This Week In Security: Mass IPhone Compromise, More VPN Vulns, Telegram Leaking Data, And The Hack Of @Jack

In a very mobile-centric installment, we’re starting with the story of a long-running iPhone exploitation campaign. It’s being reported that this campaign was being run by the Chinese government. Attack attribution is decidedly non-trivial, so let’s be cautious and say that these attacks were probably Chinese operations.

In any case, Google’s Project Zero was the first to notice and disclose the malicious sites and attacks. There were five separate vulnerability chains, targeting iOS versions 10 through 12, with at least one previously unknown 0-day vulnerability in use. The Project Zero write-up is particularly detailed, and really documents the exploits.

The payload as investigated by Project Zero doesn’t permanently install any malware on the device, so if you suspect you could have been compromised, a reboot is sufficient to clear you device.

This attack is novel in how sophisticated it is, while simultaneously being almost entirely non-targeted. The malicious code would run on the device of any iOS user who visited the hosting site. The 0-day vulnerability used in this attack would have a potential value of over a million dollars, and these high value attacks have historically been more targeted against similarly high-value targets. While the websites used in the attack have not been disclosed, the sites themselves were apparently targeted at certain ethnic and religious groups inside China.

Once a device was infected, the payload would upload photos, messages, contacts, and even live GPS information to the command & control infrastructure. It also seems that Android and Windows devices were similarly targeted in the same attack.

Telegram Leaking Phone Numbers

“By default, your number is only visible to people who you’ve added to your address book as contacts.” Telegram, best known for encrypted messages, also allows for anonymous communication. Protesters in Hong Kong are using that feature to organize anonymously, through Telegram’s public group messaging. However, a data leak was recently discovered, exposing the phone numbers of members of these public groups. As you can imagine, protesters very much want to avoid being personally identified. The leak is based on a feature — Telegram wants to automatically connect you to other Telegram users whom you already know.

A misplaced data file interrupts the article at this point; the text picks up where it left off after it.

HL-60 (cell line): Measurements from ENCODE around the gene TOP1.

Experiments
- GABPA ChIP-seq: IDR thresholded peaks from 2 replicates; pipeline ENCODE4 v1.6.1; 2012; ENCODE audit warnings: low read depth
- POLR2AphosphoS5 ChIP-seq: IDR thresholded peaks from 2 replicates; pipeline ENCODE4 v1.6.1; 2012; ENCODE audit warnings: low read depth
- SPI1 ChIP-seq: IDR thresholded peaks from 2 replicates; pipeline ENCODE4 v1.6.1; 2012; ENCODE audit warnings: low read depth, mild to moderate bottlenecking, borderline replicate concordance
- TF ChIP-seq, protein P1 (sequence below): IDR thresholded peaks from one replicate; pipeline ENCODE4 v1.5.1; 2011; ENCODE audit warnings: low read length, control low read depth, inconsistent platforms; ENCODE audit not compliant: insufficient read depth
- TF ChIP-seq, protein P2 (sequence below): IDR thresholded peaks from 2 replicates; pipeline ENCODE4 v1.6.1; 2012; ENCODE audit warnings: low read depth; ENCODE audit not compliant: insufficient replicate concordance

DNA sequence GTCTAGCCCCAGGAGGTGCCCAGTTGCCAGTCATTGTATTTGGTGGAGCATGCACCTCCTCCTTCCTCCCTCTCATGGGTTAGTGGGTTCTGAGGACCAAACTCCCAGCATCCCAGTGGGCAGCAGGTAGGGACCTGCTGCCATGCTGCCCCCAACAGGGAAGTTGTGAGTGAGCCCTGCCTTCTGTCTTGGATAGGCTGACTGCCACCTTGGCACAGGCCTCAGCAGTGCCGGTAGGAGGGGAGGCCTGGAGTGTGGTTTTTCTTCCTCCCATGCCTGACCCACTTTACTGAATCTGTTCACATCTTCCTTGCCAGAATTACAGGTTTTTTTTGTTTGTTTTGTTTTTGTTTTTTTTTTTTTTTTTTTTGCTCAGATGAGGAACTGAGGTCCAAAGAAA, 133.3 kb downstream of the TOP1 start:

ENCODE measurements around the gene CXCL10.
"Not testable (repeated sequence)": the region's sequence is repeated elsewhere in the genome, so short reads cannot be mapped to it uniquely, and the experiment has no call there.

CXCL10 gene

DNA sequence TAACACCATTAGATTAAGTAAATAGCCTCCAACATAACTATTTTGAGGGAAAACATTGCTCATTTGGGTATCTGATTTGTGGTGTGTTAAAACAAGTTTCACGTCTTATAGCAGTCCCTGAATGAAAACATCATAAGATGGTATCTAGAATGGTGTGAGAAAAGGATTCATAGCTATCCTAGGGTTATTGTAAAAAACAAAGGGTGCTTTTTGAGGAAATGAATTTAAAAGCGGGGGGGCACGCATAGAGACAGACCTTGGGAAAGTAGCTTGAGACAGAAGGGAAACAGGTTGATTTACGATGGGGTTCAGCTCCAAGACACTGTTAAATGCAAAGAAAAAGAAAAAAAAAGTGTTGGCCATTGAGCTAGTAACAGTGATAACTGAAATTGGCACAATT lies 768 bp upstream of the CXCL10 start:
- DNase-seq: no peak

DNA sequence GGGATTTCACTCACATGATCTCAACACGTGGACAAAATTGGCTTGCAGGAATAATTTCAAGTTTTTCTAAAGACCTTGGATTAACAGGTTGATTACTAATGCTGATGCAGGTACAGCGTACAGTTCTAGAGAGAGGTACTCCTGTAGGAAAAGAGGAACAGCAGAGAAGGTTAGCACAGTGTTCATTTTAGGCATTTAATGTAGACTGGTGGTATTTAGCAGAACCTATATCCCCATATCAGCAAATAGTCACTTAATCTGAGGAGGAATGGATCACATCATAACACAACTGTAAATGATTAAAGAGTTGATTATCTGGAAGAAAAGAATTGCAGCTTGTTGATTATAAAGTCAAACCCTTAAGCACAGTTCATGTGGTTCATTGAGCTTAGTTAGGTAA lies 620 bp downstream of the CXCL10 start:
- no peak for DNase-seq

By default, your number is only visible to people who you’ve added to your address book as contacts.

Telegram is based on telephone numbers. When a new user creates an account, they are prompted to upload their contact list. If one of the uploaded contacts has a number already in the Telegram system, those accounts are automatically connected, causing the telephone numbers to become visible to each other. See the problem? An attacker can load a device with several thousand phone numbers, connect it to the Telegram system, and enter one of the target groups. If there is a collision between the pre-loaded contacts and the members of the group, the number is outed. With sufficient resources, this attack could even be automated, allowing for a very large information gathering campaign.

In this case, it seems such a campaign was carried out, targeting the Hong Kong protesters. One can’t help but think of the first story we covered, and wonder if the contact data from compromised devices was used to partially seed the search pool for this effort.

The Hack of @Jack

You may have seen that Twitter’s CEO, Jack [@Jack] Dorsey’s Twitter account was hacked, and a series of unsavory tweets were sent from that account. This seems to be a continuing campaign by [chucklingSquad], who have also targeted other high profile accounts. How did they manage to bypass two factor authentication and a strong password? Cloudhopper. Acquired by Twitter in 2010, Cloudhopper is the service that automatically posts a user’s SMS messages to Twitter.

Rather than a username and password, or security token, the user is secured only by their cell phone number. Enter the port-out and SIM-swap scams. These are two similar techniques that can be used to steal a phone number. The port-out scam takes advantage of the legal requirement for portable phone numbers. In the port-out scam, the attacker claims to be switching to a new carrier. A SIM-swap scam is convincing a carrier he or she is switching to a new phone and new SIM card. It’s not clear which technique was used, but I suspect a port-out scam, as Dorsey hadn’t gotten his cell number back after several days, while a SIM swap scam can be resolved much more quickly.

Google’s Bug Bounty Expanded

In more positive news, Google has announced the expansion of their bounty programs. In effect, Google is now funding bug bounties for the most popular apps on the Play store, in addition to Google’s own code. This seems like a ripe opportunity for aspiring researchers, so go pick an app with over 100 million downloads, and dive in.